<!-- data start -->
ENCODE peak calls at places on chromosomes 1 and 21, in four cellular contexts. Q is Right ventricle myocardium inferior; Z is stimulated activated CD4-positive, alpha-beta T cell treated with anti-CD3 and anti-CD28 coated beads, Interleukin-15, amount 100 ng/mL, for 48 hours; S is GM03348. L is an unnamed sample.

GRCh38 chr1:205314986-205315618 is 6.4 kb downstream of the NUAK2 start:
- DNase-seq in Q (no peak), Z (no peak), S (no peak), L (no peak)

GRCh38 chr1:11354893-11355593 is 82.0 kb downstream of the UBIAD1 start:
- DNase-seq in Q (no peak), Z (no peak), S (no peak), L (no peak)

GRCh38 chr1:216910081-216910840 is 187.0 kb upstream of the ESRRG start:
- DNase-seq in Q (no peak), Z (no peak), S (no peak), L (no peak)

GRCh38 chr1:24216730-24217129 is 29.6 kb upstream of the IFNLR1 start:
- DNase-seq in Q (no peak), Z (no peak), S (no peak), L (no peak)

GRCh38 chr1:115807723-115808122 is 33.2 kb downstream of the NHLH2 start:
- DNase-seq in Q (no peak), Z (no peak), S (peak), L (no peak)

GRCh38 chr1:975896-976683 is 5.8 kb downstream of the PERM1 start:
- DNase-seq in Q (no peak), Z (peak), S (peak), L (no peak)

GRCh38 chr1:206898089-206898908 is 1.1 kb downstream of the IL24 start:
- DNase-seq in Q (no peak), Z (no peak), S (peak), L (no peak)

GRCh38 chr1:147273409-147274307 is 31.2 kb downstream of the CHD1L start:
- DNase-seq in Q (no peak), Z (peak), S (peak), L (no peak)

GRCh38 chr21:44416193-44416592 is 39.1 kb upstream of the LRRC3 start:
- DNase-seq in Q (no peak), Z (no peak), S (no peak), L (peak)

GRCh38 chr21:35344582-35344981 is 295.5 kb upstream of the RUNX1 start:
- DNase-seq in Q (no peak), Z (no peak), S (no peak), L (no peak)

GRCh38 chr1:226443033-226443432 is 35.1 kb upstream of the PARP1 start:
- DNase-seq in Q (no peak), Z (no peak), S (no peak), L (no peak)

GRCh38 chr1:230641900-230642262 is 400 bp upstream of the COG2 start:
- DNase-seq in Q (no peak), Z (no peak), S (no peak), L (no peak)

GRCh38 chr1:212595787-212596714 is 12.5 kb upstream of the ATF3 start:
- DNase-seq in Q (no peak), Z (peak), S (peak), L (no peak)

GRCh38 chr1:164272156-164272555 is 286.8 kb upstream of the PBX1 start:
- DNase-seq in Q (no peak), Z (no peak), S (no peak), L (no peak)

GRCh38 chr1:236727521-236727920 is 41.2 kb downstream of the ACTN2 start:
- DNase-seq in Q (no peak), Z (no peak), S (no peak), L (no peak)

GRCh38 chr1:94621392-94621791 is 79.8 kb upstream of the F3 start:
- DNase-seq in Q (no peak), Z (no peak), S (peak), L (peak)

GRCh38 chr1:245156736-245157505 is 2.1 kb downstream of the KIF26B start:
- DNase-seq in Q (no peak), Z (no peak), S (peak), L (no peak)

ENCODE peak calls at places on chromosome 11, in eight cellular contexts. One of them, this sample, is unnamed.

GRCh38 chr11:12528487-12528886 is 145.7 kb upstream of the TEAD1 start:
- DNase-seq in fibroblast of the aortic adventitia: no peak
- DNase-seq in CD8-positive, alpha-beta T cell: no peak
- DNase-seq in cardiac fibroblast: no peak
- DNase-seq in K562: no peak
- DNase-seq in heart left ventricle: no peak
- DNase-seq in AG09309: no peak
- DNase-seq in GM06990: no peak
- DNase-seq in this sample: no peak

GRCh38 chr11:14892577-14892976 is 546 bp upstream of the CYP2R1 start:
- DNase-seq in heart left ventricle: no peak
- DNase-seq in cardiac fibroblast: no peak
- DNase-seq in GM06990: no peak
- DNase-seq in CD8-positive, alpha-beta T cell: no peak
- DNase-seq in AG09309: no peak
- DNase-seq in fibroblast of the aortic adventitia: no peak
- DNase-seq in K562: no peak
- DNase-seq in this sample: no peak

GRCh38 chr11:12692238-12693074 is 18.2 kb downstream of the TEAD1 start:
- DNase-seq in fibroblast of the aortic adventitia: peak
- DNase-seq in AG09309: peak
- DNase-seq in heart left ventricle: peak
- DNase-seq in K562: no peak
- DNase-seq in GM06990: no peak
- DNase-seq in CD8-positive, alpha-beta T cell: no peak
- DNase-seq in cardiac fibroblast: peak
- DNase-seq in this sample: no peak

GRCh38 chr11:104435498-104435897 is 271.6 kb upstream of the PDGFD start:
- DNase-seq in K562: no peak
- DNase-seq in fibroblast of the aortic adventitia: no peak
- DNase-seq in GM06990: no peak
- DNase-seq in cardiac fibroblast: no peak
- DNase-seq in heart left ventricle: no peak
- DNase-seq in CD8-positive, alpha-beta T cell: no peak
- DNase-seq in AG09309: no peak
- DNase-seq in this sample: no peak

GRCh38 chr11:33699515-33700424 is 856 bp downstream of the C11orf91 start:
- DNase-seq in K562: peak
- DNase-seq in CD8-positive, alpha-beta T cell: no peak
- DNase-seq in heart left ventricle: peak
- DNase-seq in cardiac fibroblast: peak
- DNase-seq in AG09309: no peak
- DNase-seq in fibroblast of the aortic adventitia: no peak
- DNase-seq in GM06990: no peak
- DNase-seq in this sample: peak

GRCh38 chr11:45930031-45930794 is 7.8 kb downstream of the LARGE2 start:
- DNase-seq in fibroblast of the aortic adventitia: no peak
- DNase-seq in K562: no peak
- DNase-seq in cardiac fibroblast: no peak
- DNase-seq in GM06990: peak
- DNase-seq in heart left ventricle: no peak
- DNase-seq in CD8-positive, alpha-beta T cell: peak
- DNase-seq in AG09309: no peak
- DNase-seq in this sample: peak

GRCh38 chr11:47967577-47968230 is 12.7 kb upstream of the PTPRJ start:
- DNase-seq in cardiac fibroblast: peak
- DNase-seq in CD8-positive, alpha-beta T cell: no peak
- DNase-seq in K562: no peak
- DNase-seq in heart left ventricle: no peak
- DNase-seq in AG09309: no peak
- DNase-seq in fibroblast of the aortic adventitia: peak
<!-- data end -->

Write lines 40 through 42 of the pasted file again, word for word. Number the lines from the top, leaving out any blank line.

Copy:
- DNase-seq in cardiac fibroblast: no peak
- DNase-seq in K562: no peak
- DNase-seq in heart left ventricle: no peak